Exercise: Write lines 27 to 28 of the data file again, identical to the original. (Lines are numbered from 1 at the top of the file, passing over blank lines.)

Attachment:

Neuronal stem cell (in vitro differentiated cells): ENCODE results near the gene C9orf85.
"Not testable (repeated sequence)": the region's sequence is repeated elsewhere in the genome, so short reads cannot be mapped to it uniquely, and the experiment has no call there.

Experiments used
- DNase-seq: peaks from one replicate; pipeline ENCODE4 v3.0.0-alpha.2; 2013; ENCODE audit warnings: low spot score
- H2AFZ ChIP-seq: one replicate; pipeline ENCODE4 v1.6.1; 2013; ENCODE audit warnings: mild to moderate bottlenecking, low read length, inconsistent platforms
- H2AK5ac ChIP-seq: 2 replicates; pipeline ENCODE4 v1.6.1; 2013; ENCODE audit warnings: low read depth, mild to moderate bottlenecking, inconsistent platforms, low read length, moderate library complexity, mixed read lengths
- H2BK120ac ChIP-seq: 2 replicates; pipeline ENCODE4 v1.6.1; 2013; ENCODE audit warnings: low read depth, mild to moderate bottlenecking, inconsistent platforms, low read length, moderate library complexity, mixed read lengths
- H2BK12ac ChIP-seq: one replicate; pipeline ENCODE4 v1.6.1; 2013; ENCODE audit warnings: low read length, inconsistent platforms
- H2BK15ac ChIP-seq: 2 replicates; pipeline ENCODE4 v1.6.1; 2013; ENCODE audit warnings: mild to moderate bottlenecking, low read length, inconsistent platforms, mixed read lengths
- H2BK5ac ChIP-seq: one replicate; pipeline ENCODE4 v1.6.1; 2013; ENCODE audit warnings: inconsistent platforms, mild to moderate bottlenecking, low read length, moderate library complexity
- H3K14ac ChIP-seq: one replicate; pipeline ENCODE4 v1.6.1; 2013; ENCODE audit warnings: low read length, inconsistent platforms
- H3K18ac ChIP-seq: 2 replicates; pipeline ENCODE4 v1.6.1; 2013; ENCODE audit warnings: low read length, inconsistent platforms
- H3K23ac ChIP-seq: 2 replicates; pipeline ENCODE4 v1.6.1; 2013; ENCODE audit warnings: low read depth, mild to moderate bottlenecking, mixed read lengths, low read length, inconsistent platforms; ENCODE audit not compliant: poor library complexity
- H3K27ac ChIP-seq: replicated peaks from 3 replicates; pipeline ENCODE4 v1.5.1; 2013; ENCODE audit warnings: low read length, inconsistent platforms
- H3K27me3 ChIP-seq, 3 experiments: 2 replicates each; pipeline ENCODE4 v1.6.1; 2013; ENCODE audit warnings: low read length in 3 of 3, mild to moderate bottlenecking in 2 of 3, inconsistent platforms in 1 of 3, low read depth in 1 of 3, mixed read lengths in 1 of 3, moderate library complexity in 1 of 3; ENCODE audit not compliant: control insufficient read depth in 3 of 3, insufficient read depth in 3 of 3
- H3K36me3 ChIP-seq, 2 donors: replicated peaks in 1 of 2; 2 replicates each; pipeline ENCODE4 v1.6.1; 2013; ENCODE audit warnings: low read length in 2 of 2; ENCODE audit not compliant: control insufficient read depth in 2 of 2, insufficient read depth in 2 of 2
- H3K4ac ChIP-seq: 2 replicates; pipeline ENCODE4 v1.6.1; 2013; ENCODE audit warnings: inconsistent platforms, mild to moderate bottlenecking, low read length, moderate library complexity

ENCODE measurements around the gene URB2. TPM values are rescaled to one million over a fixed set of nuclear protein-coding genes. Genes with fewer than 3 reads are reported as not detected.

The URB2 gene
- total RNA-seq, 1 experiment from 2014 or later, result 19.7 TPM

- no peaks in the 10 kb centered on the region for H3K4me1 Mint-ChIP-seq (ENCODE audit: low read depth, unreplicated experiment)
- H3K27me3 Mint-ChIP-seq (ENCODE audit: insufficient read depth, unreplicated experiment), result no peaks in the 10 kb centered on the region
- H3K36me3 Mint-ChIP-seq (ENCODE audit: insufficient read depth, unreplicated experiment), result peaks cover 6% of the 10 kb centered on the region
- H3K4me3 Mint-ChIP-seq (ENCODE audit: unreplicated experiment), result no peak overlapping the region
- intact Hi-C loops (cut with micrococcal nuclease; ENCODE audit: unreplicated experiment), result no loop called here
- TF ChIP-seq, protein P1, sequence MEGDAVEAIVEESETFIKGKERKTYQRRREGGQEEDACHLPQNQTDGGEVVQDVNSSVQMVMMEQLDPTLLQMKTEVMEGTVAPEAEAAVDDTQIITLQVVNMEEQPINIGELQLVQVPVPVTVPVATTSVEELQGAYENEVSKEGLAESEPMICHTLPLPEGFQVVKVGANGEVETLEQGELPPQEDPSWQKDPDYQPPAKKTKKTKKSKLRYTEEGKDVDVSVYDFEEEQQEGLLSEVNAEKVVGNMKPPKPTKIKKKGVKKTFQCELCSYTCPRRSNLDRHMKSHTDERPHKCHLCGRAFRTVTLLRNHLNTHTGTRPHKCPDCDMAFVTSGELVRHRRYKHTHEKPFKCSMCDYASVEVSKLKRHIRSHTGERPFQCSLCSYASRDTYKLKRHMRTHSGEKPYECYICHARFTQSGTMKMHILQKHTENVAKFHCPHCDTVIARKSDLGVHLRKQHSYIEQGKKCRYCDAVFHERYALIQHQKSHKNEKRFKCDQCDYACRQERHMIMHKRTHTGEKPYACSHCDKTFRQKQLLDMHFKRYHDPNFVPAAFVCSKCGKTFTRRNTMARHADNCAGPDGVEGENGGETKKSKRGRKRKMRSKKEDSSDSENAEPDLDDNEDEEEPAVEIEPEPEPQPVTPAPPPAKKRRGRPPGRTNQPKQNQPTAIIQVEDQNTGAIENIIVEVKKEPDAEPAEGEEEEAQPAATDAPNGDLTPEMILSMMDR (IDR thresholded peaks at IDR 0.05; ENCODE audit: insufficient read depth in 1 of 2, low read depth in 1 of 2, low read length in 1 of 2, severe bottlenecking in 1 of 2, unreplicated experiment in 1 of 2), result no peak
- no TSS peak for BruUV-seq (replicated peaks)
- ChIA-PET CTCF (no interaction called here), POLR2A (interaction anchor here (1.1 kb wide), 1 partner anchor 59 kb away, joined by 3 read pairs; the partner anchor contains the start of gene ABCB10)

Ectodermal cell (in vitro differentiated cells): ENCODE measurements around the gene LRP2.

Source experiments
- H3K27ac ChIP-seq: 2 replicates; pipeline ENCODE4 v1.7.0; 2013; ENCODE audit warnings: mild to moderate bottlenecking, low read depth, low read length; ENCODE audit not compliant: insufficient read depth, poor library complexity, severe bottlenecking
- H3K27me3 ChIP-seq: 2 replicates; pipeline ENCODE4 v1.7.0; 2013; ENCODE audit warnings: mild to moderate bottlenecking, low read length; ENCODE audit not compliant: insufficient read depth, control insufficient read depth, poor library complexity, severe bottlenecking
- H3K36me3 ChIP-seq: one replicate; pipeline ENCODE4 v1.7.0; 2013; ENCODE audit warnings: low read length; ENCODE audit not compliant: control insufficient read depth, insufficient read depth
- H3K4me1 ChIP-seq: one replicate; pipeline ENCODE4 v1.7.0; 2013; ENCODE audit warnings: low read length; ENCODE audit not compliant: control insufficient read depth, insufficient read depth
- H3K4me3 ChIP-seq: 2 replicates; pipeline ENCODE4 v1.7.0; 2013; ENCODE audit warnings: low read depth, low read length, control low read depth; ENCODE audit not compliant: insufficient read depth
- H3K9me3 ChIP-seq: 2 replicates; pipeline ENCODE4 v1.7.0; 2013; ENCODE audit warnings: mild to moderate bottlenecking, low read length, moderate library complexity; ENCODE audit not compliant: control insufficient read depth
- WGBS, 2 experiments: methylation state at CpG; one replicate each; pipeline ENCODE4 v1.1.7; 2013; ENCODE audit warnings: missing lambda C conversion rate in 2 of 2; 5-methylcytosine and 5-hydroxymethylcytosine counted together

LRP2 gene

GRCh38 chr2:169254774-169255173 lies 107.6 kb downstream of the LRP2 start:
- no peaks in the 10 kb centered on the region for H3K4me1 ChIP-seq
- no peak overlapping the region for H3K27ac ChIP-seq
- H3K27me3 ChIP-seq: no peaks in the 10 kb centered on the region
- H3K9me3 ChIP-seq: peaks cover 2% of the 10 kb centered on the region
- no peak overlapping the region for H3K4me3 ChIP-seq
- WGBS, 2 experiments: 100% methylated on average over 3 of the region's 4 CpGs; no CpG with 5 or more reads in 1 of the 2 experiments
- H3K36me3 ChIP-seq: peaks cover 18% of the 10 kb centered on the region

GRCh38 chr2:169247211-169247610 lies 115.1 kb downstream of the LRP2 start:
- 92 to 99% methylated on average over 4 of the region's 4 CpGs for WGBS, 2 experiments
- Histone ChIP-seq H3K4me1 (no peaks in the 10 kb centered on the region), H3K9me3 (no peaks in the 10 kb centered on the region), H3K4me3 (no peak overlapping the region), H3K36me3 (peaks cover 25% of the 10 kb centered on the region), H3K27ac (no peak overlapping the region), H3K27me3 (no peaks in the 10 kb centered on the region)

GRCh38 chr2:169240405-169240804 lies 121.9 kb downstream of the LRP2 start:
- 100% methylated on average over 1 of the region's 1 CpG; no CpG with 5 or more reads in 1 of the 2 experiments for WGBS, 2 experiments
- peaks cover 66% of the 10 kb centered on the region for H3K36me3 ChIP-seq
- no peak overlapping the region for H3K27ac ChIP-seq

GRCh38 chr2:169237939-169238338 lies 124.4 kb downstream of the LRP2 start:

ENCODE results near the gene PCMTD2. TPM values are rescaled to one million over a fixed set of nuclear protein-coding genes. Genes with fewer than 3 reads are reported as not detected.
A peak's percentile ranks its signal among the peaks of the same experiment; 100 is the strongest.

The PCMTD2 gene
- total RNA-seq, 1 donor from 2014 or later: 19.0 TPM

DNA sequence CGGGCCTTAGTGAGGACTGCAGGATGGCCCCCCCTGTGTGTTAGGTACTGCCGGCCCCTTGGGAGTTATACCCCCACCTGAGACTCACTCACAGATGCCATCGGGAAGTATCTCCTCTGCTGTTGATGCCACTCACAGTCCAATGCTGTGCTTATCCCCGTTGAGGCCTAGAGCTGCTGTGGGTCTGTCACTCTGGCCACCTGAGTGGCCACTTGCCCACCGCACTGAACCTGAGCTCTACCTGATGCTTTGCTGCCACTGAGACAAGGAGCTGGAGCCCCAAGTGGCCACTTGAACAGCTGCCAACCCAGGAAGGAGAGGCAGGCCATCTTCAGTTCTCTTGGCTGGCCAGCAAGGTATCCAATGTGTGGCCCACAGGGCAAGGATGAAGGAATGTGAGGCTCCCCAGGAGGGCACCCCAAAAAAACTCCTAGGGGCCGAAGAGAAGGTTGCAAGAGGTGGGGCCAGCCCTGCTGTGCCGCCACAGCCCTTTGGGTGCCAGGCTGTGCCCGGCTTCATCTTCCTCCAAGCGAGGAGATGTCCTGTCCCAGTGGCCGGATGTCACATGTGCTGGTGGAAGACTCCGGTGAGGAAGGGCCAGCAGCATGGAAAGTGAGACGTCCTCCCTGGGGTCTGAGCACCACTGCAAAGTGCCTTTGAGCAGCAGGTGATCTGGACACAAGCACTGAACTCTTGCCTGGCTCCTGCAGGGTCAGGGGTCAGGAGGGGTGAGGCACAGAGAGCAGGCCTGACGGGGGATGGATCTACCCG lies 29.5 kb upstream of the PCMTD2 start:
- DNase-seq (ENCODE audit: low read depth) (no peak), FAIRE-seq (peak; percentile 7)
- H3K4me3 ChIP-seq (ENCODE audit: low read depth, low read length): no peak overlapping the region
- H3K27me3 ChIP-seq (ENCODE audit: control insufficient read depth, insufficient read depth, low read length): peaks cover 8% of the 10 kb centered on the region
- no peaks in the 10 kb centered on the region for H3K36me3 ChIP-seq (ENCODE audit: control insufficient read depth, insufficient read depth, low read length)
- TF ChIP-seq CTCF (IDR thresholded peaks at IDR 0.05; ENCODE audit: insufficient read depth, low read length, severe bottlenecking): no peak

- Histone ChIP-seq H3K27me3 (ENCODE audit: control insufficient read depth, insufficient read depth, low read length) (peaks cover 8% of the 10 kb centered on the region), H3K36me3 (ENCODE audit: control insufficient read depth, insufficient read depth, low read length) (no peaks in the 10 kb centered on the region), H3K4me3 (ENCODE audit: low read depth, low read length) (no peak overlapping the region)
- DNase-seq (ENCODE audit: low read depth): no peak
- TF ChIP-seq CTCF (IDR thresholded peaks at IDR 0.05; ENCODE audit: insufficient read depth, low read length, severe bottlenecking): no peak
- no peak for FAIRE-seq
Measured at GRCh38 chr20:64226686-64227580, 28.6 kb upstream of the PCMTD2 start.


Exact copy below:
- no TSS peak for BruUV-seq (replicated peaks)
- ChIA-PET CTCF (no interaction called here), POLR2A (interaction anchor here (1.1 kb wide), 1 partner anchor 59 kb away, joined by 3 read pairs; the partner anchor contains the start of gene ABCB10)